• Museum of Fine Arts Boston: a revolving series of videos on the home page.

    Along with Red Visitor, emphasizing images over text seems to be a growing trend, and may be quite appropriate if your site focuses on design or aesthetics.  Sesame Street‘s home page shows a collage of images that highlight each of the Muppet characters with a short video.  The Museum of Fine Arts Boston takes the big image to a new level with a revolving series of short movies that fill 90 percent of the home page and contains only fifty (50!) words total (and that includes the copyright notice).  It may be hard for a historic site to de-emphasize text (we like those names and dates!) but you might want to test very different versions of your web site with your visitors to see what they prefer.

  • MoMA’s talk-back board can be filtered by tags (such as “from London”) and shared via email and Facebook.

    Some traditional museum methods are coming to the Internet.  An award-winning example is I Went to MoMA and . . . It’s just like a traditional talk-back board where you’d leave a stack of cards in an exhibit and ask visitors to post their opinions on a nearby bulletin board but now they’ve been collected and posted on the Web.  In addition, visitors can share their card (or one of the other 20,000 cards) via email, Facebook, or Twitter (click on any card to activate this feature).  Another way to explore a place is by creating virtual tours and Google’s Art Project is perhaps the most sophisticated model for museum collections. Several US art museums participate (such as the Art Institute of Chicago and Denver Art Museum) but take a look at the historic sites, such as Royal Palace Amsterdam or the White House, which include decorative arts and room interiors that can be explored “on foot” (click on the yellow guy standing on the green circle).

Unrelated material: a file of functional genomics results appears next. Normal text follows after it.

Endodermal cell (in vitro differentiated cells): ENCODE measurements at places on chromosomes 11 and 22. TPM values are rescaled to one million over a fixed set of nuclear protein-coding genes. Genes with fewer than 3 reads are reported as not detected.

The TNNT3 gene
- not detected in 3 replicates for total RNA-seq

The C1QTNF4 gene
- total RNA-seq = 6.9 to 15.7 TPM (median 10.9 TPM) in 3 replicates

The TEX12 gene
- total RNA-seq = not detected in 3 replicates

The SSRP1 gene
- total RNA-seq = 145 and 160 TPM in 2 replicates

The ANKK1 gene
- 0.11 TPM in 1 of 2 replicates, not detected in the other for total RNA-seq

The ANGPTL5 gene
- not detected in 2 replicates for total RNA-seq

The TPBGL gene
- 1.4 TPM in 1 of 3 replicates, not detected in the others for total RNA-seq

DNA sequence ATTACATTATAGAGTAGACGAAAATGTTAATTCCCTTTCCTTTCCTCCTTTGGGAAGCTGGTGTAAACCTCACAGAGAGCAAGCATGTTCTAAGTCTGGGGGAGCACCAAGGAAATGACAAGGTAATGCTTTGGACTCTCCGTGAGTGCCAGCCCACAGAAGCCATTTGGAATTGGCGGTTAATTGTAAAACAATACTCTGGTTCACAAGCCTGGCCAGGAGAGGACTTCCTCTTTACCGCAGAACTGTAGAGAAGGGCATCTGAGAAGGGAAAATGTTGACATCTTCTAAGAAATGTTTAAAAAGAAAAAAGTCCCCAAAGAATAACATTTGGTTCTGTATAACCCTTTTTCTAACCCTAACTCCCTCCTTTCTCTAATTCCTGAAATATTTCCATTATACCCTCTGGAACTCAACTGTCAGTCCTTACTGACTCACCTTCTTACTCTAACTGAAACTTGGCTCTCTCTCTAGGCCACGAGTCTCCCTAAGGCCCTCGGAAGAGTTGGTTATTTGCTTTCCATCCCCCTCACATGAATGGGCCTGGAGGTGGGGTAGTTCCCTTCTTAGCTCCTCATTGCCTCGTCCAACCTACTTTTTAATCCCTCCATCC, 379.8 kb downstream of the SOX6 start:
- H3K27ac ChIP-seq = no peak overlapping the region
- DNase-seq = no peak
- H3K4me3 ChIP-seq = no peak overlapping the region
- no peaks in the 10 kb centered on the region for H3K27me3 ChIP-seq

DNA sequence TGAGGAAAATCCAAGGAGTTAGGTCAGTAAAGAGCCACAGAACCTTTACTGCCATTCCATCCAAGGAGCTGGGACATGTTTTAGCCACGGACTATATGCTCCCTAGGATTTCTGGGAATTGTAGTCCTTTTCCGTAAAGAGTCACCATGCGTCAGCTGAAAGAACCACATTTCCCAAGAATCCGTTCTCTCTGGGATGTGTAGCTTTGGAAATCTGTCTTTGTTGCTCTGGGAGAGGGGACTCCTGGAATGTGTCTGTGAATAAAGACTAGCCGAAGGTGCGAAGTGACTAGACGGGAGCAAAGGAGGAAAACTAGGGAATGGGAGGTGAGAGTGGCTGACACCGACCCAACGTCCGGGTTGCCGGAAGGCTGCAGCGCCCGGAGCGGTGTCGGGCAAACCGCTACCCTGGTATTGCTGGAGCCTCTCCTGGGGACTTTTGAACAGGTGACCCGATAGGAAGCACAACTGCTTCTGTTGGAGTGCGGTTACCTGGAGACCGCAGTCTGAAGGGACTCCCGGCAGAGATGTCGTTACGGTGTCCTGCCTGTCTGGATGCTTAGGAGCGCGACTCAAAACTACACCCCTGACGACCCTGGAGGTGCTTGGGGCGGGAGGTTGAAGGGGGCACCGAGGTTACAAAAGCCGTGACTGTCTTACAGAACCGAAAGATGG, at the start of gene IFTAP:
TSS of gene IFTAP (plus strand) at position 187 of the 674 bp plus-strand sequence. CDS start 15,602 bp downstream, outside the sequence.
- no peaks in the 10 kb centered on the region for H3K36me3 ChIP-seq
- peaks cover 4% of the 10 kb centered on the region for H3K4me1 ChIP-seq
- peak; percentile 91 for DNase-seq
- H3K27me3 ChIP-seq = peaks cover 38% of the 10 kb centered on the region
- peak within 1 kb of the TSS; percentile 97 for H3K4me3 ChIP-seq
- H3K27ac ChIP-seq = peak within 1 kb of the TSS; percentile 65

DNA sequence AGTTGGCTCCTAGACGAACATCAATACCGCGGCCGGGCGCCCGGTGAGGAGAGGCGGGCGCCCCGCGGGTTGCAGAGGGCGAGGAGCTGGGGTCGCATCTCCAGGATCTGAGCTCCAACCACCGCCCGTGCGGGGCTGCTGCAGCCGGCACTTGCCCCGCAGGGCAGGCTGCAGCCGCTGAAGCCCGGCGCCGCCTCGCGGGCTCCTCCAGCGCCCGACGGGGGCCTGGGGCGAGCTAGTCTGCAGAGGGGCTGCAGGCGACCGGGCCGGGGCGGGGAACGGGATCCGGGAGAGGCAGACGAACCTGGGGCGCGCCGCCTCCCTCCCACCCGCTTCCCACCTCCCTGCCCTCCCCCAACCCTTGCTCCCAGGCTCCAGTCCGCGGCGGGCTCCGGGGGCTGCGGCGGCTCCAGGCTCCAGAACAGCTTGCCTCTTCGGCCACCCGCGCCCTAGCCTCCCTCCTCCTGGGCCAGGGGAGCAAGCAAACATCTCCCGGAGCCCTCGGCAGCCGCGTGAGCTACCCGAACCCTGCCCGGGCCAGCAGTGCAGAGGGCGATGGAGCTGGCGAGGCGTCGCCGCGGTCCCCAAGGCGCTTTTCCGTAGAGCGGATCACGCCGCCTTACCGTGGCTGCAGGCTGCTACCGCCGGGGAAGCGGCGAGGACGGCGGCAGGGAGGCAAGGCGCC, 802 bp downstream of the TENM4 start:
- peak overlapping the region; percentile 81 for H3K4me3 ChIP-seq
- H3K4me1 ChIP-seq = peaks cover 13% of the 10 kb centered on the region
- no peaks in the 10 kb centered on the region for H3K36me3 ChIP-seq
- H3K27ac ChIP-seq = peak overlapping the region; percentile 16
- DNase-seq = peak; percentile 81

• Remember Me?, a project of the U. S. Holocaust Museum

    Several organizations show how websites can be engaging experiences in themselves and not merely an electronic version of a brochure, newsletter, or exhibit.  Wondermind is a special website for children aged 8-12 created to accompany the Tate Liverpool’s exhibition on Alice in Wonderland. It’s a interactive suite of games integrated with films designed to illustrate the neuroscience of the growing brain in simple, fun ways. Yup, art meets science.  Remember Me?, uses a collection of photographs of children displaced by World War II and asks for the public’s help in identifying them.  This extremely popular website has no physical counterpart on site at the United States Holocaust Memorial Museum, indeed, it is probably more effective online than as an exhibit or program–a good reminder of that every interpretive method has its own distinct advantages.  The Facebook Connect application, Take This Lollipop, takes engagement into another direction in this Halloween-inspired experience.  With the Facebook user’s permission, the application collects information from their account and assembles it into a creepy movie.  Okay, you probably don’t want to freak out your visitors, but it may inspire you to consider new ways to engage your audience by incorporating them into the story of your site.

And just for fun (and an example of how something incredibly mundane yet strange, can be engaging and an award-winner):

  • I Found Money Today, a “social experiment in anonymous giving” which follows the author’s efforts to leave a $5 bill in hidden places around New York City to give the finder a nice surprise.
  • Kim Jong-Il Looking at Things, which is a blog posting an occasional photo of “the dear leader” looking at a canal, a nylon net, or squid.